Five new Cal/OSHA regulations have recently been adopted to help protect employees from the virus at work. The regulations went into effect on November 30, 2020. These regulations cover your prevention program, testing, wages, housing and transportation requirements. They apply to every California business, except for:
- Places of employment with one employee who does not have contact with other persons
- Employees working from home
- Employers covered by section 5199 (primarily health care providers, correctional facilities, drug treatment programs and homeless shelters)
The regulations have several new requirements for employers:
- Creating a written COVID-19 Prevention Program (CPP)
- Providing COVID-19 testing at no cost to employees after a workplace COVID-19 exposure
- Paying wages to employees who cannot work due to a COVID-19 exposure on the job
- Reporting COVID cases to the local health department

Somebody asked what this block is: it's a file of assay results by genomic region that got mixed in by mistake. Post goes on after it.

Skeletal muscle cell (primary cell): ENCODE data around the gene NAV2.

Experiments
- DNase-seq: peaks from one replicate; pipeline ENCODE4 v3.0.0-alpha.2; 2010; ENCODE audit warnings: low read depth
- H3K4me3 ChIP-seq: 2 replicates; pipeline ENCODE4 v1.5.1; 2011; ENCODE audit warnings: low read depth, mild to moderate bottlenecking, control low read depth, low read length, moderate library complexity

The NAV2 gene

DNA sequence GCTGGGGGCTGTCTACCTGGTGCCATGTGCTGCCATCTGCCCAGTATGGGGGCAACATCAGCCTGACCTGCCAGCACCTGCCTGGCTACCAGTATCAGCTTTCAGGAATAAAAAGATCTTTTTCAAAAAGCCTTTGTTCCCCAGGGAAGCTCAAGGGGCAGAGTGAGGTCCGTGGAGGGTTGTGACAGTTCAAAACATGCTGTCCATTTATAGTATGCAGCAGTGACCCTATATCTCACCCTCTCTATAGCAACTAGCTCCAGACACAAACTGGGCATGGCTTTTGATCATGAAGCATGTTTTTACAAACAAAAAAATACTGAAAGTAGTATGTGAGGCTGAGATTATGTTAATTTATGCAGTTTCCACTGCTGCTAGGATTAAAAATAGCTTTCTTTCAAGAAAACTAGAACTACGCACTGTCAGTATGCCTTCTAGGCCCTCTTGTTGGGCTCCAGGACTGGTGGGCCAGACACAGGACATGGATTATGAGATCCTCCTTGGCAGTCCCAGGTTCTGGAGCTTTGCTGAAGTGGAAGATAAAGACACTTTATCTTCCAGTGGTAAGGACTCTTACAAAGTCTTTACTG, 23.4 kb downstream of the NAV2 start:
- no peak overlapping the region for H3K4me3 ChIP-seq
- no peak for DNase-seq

The COVID-19 Prevention Program
Employers must develop a written COVID-19 Prevention Program (CPP) for preventing the spread of the virus in their workplace. The CPP must explain your plan for implementing 11 different elements, including employee training and reducing exposure hazards. If you don’t yet have a CPP, you should create one right away. To help you comply, we created a CPP template that you can modify for your business operations.
Providing COVID-19 Testing
Employers must provide COVID-19 testing to employees exposed to someone at work who recently tested positive for COVID-19. Additional testing requirements apply during workplace outbreaks. The testing must be available during working hours and free of charge to the employee. Check with your local health department for information on testing and free testing resources in your county.
Employers must send home employees with COVID-19 or employees who were exposed to the virus on the job, and must pay them while they cannot work. Employers can use employer-provided sick leave and other COVID-19 leave benefits from public sources to cover wages for employees isolating at home. This rule is limited to workplace exposures. Employers must prove that the exposure was not work-related if they are not paying the employees to stay home.